An aspect of the podcast that I would change would be that with the exception of the beginning of the podcast and the Coachella festival piece the podcast is completely dry, I feel that a musical bed to accompany the speech sections of the piece would help to make the content easier to consume. Another aspect that I would change is the length of the podcast its self, at 45 minutes the podcast very long and ideally it should be 20-30 minutes long. A section that talks about the latest singles I felt that bits could have been cut and music was definitely needed to accompany the presenters voices, and keep me interested in the content that was being said because at times I found myself losing interest with the podcast altogether.
Before the lecture I was excited to hear about what the media was like from Huw’s perspective as someone who has one of the best jobs in news broadcasting, I thought it would be interesting to get his take on how news and the media as a whole has changed since he was at University and applying for his first media jobs. In the lecture Huw started off by explaining how technology has changed the news, he explained how viewing patterns have changed especially over the last five years and they are continuing to do so, and people are now accessing news in different ways that weren’t available to the viewers before such as news apps provided by the BBC and their competitors, which has allowed viewers to take the news with them wherever they go and made it more portable compared to watching the news on the TV or visiting a news website.
“You’ll be walking into an industry that will have changed again when you break into it”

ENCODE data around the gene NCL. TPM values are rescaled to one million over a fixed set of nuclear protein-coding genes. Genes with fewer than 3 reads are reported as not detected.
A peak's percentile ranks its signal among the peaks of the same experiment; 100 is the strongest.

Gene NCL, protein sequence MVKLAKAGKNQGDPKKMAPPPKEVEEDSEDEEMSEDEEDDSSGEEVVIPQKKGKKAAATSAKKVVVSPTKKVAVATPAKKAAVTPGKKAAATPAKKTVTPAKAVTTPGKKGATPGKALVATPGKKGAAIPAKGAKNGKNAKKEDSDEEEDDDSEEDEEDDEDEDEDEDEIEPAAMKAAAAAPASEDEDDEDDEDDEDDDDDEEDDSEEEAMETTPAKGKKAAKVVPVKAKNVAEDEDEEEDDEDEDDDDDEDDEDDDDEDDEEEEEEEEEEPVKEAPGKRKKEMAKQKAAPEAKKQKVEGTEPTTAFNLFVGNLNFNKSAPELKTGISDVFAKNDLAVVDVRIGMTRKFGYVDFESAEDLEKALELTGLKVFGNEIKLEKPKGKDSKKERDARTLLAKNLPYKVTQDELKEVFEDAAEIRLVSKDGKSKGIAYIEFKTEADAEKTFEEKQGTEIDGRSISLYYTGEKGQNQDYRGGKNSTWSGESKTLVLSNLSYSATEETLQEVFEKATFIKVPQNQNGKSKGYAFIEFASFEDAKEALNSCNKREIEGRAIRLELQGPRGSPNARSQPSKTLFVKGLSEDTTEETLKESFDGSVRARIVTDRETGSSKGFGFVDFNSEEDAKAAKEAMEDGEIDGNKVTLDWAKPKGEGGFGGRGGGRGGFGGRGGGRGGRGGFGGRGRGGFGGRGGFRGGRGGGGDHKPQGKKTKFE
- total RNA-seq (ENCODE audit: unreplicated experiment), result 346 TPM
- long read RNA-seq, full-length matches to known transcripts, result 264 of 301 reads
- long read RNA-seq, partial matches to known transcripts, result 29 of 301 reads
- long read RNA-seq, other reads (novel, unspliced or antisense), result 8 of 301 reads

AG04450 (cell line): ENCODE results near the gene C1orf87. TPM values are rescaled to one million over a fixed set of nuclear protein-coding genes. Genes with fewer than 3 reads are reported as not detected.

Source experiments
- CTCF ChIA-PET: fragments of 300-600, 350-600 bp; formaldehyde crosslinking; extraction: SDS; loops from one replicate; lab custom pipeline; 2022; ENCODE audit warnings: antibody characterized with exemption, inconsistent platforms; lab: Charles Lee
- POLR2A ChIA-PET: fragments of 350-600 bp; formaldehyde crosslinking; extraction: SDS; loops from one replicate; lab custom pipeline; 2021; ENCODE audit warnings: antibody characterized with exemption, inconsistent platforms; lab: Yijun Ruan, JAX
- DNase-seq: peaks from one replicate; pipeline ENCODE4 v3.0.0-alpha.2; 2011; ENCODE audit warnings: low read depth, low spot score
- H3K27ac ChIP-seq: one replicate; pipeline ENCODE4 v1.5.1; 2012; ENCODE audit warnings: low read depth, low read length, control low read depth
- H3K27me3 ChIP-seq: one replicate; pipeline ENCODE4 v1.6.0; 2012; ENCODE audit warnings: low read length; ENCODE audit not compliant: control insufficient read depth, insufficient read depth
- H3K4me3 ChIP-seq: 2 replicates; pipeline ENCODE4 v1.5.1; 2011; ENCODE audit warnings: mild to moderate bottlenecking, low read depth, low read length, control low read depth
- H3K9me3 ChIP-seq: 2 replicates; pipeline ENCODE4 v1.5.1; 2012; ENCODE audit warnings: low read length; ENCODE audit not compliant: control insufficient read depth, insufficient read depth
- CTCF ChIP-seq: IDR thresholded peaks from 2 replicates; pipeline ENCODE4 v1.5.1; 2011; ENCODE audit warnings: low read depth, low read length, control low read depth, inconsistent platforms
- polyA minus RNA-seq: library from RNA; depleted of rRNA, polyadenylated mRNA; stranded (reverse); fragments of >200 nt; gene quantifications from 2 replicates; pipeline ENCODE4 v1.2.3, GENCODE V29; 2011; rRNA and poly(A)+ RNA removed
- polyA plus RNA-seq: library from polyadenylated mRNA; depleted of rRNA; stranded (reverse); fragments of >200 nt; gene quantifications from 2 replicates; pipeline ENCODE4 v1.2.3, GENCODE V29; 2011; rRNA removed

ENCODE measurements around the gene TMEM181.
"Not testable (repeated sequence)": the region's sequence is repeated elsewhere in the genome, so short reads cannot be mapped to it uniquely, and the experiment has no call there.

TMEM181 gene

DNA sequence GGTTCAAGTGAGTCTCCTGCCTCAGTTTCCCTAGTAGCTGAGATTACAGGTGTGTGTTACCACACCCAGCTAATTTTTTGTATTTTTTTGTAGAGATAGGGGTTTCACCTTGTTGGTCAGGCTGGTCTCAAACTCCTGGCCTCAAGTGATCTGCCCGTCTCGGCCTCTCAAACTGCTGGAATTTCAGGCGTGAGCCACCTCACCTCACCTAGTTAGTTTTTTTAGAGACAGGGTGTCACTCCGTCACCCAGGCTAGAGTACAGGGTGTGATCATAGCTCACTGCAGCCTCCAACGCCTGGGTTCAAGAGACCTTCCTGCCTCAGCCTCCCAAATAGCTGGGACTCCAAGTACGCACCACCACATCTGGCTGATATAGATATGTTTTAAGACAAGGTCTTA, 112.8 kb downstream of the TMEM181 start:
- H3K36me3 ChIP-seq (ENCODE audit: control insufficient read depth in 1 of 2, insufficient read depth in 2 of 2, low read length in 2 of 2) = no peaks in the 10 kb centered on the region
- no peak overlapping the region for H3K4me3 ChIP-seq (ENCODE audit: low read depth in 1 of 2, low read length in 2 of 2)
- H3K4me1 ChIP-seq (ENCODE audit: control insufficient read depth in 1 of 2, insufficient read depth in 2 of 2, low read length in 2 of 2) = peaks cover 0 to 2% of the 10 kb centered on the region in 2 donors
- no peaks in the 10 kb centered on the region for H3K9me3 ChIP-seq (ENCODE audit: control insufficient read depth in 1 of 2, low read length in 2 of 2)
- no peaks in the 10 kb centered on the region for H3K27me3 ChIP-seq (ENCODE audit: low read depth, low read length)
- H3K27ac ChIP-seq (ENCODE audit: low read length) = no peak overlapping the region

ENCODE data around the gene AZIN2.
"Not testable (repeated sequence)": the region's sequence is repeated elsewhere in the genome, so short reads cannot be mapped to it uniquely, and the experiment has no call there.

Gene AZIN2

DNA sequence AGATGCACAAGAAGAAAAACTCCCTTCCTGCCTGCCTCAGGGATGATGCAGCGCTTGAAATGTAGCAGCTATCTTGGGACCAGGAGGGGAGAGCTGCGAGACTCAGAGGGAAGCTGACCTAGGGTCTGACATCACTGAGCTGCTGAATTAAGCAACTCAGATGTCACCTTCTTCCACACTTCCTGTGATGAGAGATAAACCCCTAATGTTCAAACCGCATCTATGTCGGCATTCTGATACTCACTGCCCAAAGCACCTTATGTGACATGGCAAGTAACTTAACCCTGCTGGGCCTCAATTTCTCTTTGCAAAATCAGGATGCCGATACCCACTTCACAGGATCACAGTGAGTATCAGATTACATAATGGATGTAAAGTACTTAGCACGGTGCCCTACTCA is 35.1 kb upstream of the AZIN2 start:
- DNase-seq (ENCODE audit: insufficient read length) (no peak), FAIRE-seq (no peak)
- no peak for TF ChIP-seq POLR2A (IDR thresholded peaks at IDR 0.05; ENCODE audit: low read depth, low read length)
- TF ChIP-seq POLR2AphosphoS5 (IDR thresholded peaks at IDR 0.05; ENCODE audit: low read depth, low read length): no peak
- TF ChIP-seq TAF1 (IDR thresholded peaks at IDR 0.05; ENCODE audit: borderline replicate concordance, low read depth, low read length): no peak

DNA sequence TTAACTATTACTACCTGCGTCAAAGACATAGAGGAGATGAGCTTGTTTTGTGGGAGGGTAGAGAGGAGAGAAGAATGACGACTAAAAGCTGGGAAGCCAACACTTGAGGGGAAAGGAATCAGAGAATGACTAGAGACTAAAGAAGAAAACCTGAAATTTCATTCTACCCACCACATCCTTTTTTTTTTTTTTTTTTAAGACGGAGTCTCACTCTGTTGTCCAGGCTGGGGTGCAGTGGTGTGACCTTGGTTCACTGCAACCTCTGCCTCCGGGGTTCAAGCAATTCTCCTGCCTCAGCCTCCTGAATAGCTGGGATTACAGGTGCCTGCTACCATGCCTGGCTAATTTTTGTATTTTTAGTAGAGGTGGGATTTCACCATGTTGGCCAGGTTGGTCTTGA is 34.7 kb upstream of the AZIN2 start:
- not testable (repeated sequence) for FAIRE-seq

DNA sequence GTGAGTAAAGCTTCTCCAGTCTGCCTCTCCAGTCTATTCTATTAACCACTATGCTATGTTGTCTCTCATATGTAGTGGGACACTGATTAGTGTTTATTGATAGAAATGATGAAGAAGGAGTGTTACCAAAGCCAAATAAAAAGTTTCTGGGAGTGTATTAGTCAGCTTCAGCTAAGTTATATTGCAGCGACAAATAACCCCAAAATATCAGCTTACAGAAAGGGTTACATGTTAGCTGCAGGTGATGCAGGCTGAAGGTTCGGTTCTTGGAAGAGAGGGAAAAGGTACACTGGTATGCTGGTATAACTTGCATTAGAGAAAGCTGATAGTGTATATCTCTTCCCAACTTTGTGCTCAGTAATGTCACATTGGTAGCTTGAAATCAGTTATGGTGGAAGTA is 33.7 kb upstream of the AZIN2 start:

Huw talked about trying to break into the media after graduation, one of the first things he mentioned in his guest lecture was that production is a growth area in the media, he also mentioned that the media will have changed again by the time that we (as students) will be breaking into it, this surprised me because it showed how fast technological and other advancements are changing the face and the workings of the media and there’ll many more changes over the next few months. Huw said that if you want to be successful in the media the three main things you need to be are versatile, have a willingness to learn, and flexibility. This is similar to what I’ve been told before in the sense that flexibility is key and if someone asks you to do something always say yes, it’s also about being as indispensable as possible in the hope that at the end of a work placement or internship the company you work for provide you with a job or extension , and ensuring that you can get the most out of the work placement as possible and learn some new skills along the way.